Google Pledges $1m to Secure Open Source Project

Google has announced financial backing for a new initiative designed to incentivize proactive security improvements to open source code.

Unlike bug bounty programs which offer financial rewards to researchers who discover critical software bugs, the Secure Open Source (SOS) project will do the same for developers whose work prevents major vulnerabilities appearing in the first place.

“SOS rewards a very broad range of improvements that proactively harden critical open source projects and supporting infrastructure against application and supply chain attacks,” Google explained.

“To complement existing programs that reward vulnerability management, SOS’s scope is comparatively wider in the type of work it rewards, in order to support project developers.”

The selection process for in-scope projects will take into account NIST guidelines and the new Presidential executive order on cybersecurity, as well as criteria such as how many users will be affected, and how serious an impact a compromise would have.

The initial list of projects includes software supply chain improvements such as hardening of CI/CD pipelines, adoption of software artifact signing and verification, and enhancements that produce higher OpenSSF Scorecard results.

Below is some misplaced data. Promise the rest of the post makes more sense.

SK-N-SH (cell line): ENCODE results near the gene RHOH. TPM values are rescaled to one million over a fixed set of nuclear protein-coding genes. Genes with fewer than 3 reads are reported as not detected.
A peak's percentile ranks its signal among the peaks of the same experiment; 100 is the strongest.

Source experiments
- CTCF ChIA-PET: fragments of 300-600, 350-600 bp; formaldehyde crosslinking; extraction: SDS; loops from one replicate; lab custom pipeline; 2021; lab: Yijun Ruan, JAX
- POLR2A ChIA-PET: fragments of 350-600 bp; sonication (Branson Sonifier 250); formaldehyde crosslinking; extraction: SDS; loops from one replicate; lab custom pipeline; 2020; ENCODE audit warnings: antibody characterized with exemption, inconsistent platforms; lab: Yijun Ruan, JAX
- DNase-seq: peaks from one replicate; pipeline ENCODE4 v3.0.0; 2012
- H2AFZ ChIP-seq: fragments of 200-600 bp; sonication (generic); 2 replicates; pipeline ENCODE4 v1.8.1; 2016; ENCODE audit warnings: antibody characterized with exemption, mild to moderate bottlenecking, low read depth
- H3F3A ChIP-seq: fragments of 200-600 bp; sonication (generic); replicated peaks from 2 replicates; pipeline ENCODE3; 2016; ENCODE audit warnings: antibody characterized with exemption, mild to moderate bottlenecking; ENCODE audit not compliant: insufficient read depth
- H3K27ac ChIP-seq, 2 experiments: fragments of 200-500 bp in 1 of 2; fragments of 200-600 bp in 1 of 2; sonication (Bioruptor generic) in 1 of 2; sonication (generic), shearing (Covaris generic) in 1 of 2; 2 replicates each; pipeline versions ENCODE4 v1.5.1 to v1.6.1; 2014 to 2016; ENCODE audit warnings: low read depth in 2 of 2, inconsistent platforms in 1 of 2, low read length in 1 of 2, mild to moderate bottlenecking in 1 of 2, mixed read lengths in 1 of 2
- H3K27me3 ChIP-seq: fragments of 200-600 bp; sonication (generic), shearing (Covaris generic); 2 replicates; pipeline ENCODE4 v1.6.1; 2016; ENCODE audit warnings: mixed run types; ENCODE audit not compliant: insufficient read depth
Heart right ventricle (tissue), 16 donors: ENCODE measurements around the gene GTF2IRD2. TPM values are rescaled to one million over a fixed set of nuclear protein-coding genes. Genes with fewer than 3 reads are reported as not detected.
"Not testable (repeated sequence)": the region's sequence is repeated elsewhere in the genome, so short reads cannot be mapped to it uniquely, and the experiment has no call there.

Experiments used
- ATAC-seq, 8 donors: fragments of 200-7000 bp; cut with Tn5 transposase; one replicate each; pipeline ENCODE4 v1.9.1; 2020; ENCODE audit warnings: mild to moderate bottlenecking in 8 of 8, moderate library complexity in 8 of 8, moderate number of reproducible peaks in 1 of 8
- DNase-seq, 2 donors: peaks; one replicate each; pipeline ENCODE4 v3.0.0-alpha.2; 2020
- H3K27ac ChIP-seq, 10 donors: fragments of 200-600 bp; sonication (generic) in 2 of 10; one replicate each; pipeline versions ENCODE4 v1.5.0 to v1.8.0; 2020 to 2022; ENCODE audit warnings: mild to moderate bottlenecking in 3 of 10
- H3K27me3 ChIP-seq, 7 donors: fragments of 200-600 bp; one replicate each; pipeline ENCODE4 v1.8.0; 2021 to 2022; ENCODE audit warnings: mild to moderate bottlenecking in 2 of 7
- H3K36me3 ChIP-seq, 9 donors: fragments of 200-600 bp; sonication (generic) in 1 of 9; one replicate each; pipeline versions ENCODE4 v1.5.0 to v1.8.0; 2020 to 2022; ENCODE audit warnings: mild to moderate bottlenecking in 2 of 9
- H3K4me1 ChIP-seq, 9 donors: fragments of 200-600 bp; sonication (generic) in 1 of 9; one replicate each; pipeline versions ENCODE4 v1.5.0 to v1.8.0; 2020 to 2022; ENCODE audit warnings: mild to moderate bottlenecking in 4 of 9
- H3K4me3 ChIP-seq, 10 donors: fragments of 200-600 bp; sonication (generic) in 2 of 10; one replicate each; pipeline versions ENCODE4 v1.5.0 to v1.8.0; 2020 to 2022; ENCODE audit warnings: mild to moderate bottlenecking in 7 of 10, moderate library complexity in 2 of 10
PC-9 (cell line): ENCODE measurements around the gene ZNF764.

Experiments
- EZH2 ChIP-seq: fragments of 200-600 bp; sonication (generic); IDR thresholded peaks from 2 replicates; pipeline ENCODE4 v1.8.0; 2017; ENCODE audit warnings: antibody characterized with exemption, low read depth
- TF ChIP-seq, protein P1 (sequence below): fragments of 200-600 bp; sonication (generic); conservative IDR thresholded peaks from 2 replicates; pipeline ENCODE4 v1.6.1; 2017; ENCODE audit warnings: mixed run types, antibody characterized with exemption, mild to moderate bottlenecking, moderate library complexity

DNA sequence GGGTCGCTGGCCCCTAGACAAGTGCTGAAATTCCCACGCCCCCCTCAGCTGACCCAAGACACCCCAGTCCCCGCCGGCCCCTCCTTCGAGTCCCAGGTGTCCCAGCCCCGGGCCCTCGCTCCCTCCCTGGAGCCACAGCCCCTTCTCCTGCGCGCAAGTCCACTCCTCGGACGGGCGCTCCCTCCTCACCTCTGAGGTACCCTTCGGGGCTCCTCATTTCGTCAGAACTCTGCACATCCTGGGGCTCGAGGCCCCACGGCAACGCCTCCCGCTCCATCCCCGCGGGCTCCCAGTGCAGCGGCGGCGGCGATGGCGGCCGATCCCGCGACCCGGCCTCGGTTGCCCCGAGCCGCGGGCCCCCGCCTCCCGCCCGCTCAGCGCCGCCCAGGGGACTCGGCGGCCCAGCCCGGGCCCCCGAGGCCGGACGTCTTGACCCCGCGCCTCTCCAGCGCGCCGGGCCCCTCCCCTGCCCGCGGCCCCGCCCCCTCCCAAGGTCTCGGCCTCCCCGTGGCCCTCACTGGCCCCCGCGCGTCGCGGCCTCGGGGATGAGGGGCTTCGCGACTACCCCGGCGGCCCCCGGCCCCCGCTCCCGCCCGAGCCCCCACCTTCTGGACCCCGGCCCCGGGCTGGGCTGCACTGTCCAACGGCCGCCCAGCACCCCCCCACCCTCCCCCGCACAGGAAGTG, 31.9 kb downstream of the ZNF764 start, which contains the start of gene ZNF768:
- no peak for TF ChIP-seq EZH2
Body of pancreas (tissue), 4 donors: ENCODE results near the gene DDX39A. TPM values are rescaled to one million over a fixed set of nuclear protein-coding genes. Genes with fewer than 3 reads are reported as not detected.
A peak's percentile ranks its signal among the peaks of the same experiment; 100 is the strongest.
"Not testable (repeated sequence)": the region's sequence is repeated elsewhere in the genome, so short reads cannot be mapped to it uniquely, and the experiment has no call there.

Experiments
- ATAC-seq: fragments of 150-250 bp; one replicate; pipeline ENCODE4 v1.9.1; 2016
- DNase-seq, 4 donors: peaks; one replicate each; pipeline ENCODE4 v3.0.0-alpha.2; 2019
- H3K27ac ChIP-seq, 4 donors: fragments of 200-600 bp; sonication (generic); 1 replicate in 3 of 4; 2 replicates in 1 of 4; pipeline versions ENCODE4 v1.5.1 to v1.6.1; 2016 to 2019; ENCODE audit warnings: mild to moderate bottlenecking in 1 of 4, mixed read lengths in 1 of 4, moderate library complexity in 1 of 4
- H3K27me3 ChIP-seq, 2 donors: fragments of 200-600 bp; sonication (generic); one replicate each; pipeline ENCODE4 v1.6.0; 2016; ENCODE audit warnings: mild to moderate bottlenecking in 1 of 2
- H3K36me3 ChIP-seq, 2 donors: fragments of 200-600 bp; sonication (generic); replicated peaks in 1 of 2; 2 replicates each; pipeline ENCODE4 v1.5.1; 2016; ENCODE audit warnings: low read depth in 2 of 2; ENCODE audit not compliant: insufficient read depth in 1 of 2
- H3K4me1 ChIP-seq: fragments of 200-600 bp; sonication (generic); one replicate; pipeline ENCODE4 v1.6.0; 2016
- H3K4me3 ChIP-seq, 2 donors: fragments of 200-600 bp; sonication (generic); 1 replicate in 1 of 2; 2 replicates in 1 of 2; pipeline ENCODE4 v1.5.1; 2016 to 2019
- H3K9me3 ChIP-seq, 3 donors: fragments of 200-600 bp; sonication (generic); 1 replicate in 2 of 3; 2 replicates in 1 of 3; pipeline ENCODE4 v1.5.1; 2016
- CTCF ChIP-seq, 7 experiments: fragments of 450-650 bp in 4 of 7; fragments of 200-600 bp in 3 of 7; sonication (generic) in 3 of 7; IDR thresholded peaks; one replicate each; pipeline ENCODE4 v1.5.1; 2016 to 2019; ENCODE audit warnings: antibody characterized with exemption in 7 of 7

SOS will also look at projects which use OpenSSF Allstar and remediate any discovered issues, and ones capable of earning a CII Best Practice Badge.

Google’s $1m investment will help to fund awards of $10,000 or more for “complicated, high-impact and lasting improvements that almost certainly prevent major vulnerabilities in the affected code or supporting infrastructure.”

Smaller amounts ranging from $505 to $10,000 are available depending on the complexity and benefits.

“This $1 million investment is just the beginning — we envision the SOS pilot program as the starting point for future efforts that will hopefully bring together other large organizations and turn it into a sustainable, long-term initiative under the OpenSSF,” Google concluded.

“We welcome community feedback and interest from others who want to contribute to the SOS program. Together we can pool our support to give back to the open source community that makes the modern internet possible.”

A recent report from Sonatype revealed a 650% year-on-year increase in upstream supply chain attacks impacting open source software components.

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